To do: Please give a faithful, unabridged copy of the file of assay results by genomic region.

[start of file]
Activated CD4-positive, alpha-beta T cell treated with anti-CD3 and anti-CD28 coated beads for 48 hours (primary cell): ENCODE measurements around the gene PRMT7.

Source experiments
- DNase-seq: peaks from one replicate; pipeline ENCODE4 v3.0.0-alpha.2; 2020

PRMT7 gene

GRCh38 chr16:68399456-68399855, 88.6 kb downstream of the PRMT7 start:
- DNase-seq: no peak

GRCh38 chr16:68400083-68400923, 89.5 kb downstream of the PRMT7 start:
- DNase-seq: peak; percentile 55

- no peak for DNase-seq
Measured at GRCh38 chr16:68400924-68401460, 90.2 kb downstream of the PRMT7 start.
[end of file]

Activated CD4-positive, alpha-beta T cell treated with anti-CD3 and anti-CD28 coated beads for 48 hours (primary cell): ENCODE measurements around the gene PRMT7.

Source experiments
- DNase-seq: peaks from one replicate; pipeline ENCODE4 v3.0.0-alpha.2; 2020

PRMT7 gene

GRCh38 chr16:68399456-68399855, 88.6 kb downstream of the PRMT7 start:
- DNase-seq: no peak

GRCh38 chr16:68400083-68400923, 89.5 kb downstream of the PRMT7 start:
- DNase-seq: peak; percentile 55

- no peak for DNase-seq
Measured at GRCh38 chr16:68400924-68401460, 90.2 kb downstream of the PRMT7 start.